Semantic technology

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Simplistic example of the sort of semantic net used in Semantic Web technology

In software, semantic technology encodes meanings separately from data and content files, and separately from application code.

This enables machines as well as people to understand, share and reason with them at execution time. With semantic technologies, adding, changing and implementing new relationships or interconnecting programs in a different way can be just as simple as changing the external model that these programs share.

With traditional information technology, on the other hand, meanings and relationships must be predefined and “hard wired” into data formats and the application program code at design time. This means that when something changes, previously unexchanged information needs to be exchanged, or two programs need to interoperate in a new way, the humans must get involved.

Off-line, the parties must define and communicate between them the knowledge needed to make the change, and then recode the data structures and program logic to accommodate it, and then apply these changes to the database and the application. Then, and only then, can they implement the changes.

Semantic technologies are “meaning-centered.” They include tools for:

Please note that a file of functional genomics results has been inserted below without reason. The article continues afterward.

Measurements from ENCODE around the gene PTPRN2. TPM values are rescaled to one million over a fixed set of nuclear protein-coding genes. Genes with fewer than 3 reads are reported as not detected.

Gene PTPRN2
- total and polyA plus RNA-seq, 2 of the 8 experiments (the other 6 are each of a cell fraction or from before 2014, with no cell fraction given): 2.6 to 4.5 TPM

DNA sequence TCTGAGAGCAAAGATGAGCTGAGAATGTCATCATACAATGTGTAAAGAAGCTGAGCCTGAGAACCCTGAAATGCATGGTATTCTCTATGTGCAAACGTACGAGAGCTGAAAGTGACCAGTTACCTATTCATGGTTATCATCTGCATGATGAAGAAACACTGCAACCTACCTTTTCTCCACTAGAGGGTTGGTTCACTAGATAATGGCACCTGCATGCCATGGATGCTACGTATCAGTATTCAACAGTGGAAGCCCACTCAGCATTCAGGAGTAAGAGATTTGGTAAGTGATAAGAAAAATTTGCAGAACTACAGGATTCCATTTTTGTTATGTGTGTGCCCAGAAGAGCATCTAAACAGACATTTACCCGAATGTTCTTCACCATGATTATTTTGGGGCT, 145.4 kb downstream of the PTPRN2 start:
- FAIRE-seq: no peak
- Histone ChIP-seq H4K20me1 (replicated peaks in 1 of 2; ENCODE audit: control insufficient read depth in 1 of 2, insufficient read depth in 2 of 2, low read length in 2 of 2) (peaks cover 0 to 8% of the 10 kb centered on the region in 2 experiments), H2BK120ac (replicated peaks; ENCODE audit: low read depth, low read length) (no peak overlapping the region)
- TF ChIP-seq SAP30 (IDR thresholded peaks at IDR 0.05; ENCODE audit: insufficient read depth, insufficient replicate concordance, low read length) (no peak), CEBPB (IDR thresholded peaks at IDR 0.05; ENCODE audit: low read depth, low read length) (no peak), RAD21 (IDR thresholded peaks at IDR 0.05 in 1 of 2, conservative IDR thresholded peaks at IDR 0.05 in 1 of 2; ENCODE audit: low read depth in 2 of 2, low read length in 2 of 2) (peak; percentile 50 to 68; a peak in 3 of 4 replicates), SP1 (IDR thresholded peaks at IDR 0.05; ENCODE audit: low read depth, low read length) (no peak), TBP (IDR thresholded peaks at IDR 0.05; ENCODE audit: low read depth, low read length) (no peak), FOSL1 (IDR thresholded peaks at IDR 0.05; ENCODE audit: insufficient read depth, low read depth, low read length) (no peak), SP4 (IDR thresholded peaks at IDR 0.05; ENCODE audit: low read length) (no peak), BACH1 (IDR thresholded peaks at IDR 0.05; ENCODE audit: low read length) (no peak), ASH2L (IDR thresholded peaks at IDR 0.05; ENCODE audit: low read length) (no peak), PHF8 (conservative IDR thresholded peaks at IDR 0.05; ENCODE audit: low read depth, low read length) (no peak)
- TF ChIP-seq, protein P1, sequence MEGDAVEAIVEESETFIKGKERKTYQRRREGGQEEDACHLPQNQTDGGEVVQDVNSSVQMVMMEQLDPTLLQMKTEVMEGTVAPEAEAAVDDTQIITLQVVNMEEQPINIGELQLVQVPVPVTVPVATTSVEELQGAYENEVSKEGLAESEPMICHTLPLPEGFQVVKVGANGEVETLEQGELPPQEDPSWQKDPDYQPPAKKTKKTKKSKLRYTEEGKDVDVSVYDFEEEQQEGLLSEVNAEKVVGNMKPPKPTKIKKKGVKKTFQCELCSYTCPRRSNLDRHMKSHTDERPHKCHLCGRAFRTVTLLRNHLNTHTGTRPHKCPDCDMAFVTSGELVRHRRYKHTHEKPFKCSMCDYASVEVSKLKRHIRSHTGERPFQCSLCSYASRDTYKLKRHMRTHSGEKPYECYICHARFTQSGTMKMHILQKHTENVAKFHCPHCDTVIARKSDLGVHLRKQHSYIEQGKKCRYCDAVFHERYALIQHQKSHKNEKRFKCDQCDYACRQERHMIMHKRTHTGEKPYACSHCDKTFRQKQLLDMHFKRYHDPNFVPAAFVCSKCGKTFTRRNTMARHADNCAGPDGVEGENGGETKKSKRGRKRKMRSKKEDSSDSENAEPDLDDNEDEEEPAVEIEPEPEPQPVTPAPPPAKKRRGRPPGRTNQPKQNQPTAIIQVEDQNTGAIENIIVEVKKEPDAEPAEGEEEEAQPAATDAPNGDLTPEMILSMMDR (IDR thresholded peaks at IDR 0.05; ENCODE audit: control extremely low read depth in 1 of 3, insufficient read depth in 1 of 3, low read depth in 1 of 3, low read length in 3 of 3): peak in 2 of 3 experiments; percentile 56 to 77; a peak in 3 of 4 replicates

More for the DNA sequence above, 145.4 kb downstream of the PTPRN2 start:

• autorecognition of topics and concepts,
  • information and meaning extraction, and
  • categorization.

Given a question, semantic technologies can directly search topics, concepts, associations that span a vast number of sources.

Semantic technologies provide an abstraction layer above existing IT technologies that enables bridging and interconnection of data, content, and processes. Second, from the portal perspective, semantic technologies can be thought of as a new level of depth that provides far more intelligent, capable, relevant, and responsive interaction than with information technologies alone.

See also[edit]


  • J.T. Pollock, R. Hodgson. Adaptive Information: Improving Business Through Semantic Interoperability, Grid Computing, and Enterprise Integration. J. Wiley and Sons, October 2004
  • R. Guha, R. McCool, and E. Miller. Semantic search. In WWW2003 — Proc. of the 12th international conference on World Wide Web, pp 700–709. ACM Press, 2003.
  • I. Polikoff and D. Allemang. Semantic technology. TopQuadrant Technology Briefing v1.1, September 2003.
  • T. Berners-Lee, J. Hendler, and O. Lassila. The Semantic Web: A new form of Web content that is meaningful to computers will unleash a revolution of new possibilities. Scientific American, May 2001.
  • A.P. Sheth, C. Ramakrishnan. Semantic (Web) Technology In Action: Ontology Driven Information Systems For Search, Integration and Analysis. IEEE Data Engineering Bulletin, 2003.
  • Steffen Staab, Rudi Studer (Ed.), Handbook on Ontologies, Springer,
  • Mills Davis. The Business Value of Semantic Technologies. Presentation and Report. Semantic Technologies for E-Government, September 2004.
  • P. Hitzler, M. Krötzsch, S. Rudolph, Foundations of Semantic Web Technologies, Chapman&Hall/CRC, 2009, ISBN 978-1-4200-9050-5

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